UFC 150 Piracy Leads to $14,500 Judgement

In the latest addition to this site’s archived cases addressing Pay Per View Piracy, reasons for judgement were released this month ordering a Defendant to pay just over $14,500 in damages and costs following the commercial piracy of UFC 150.

In the recent case (Joe Hand Promotions , Inc v. KJ’s Wings and Ale, LLC) the Defendant operated a commercial establishment and displayed UFC 150 without paying the licence fee to the Plaintiff allowing them to do so.  The Plaintiff sued for damages and obtained default judgement with statutory damages of $3,750, enhanced damages of $7,500 plus costs and attorney fees for a total judgement of $14,583.75.  In reaching this assessment District Judge Michelle Childs provided the following reasons:

According to the record, Plaintiff had the exclusive nationwide commercial television distribution rights to “Ultimate Fighting Championship 150: Benson Henderson vs. Frankie Edgar” (the “Program”). (ECF No. 1 at 3.) The minimum rate charged by Plaintiff for the right to show the Program was seven hundred fifty dollars ($750.00). (ECF No. 11-3.)

Plaintiff’s private investigator (“PI”) entered Scooter’s Lounge (“Scooter’s”), located 1631 JA Cochran Boulevard, Chester, SC, on August 11, 2012, at approximately 9:51 p.m. (ECF No. 11-4 at 1.) The PI did not pay a cover charge to enter the establishment. (Id.) While in Scooter’s, the PI observed five televisions displaying one of the fights on the card for the Program. (Id.) There were between seven and twelve patrons in Scooter’s during the PI’s investigation. (Id. at 3.) The PI left Scooter’s at approximately 11:40 p.m. (Id.)..

Given that there were no more than twelve patrons in the establishment during the airing of the Program, an award based upon the number of people in the establishment would not provide a sufficient deterrent from future violations by Defendants. However, the court finds that an award of five times the license fee Defendants should have paid, coupled with enhanced damages and attorneys’ fees and costs, will provide a sufficient deterrent for Defendants. Therefore, the court awards Plaintiff statutory damages in the amount of three thousand seven hundred fifty dollars ($3,750.00)…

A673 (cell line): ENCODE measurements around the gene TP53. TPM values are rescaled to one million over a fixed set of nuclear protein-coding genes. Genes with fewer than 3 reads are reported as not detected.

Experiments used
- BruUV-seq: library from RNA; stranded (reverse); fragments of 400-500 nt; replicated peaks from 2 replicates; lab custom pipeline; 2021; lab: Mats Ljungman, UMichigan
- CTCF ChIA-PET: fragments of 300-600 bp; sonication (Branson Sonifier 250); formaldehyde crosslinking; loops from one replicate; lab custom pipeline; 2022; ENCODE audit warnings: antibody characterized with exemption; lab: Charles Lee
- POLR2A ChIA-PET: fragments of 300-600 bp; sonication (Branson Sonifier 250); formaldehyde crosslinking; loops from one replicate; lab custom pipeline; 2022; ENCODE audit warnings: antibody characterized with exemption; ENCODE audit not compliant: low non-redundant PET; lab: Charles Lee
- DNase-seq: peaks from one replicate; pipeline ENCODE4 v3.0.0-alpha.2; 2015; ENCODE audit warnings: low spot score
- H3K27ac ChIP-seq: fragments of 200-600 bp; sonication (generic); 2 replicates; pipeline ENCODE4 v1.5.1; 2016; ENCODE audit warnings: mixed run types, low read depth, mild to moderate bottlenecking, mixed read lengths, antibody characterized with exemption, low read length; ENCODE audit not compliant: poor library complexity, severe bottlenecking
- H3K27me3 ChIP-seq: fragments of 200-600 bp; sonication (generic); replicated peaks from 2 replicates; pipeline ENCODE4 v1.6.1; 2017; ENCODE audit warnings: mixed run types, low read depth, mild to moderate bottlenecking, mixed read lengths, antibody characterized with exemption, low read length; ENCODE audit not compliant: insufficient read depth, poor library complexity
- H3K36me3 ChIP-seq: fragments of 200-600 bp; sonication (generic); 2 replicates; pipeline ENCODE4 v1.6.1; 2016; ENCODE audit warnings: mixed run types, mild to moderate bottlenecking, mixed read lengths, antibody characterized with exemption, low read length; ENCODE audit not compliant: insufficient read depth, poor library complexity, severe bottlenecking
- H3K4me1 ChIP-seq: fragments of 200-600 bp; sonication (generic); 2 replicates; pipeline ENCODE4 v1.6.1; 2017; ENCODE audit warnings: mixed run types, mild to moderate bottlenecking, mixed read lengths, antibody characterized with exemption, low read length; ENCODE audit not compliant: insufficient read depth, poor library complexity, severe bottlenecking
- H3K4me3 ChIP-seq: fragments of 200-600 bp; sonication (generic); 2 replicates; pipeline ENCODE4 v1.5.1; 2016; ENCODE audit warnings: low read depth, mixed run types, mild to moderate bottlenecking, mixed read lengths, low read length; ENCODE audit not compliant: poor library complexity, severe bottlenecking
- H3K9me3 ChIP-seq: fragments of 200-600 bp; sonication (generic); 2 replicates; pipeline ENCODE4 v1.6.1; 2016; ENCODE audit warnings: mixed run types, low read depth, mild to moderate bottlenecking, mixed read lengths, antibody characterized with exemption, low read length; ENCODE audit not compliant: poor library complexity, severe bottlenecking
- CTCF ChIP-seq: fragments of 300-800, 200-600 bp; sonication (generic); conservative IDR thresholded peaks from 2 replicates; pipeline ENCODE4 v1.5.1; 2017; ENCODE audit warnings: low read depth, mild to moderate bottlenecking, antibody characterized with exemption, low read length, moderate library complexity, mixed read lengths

While the court finds that Defendants’ actions were willful and intentional violations of the Federal Communications Act, the maximum statutory enhancement is not warranted in this case. Therefore, the court awards enhanced damages in the amount of seven thousand five hundred dollars ($7,500.00) to Plaintiff.

The Federal Communications Act requires the court to award “full costs, including reasonable attorneys’ fees, to an aggrieved party who prevails.” 47 U.S.C. § 605(e)(3)(B). Plaintiff is an aggrieved party, and Plaintiff has prevailed in this suit. Plaintiff has supported its request for costs and attorneys’ fees by producing bills and an affidavit detailing the costs of litigation. (ECF No. 11-6.) Plaintiff has also provided the affidavit of an independent attorney attesting to the appropriateness of Plaintiff’s attorney’s fee. (ECF No. 11-7.) The Court finds that Plaintiff has costs one thousand one hundred fifty five dollars ($1,155.00), and that Plaintiff is entitled to attorneys’ fees in the amount of two thousand one hundred seventy eight and 75/100 dollars ($2,178.75).


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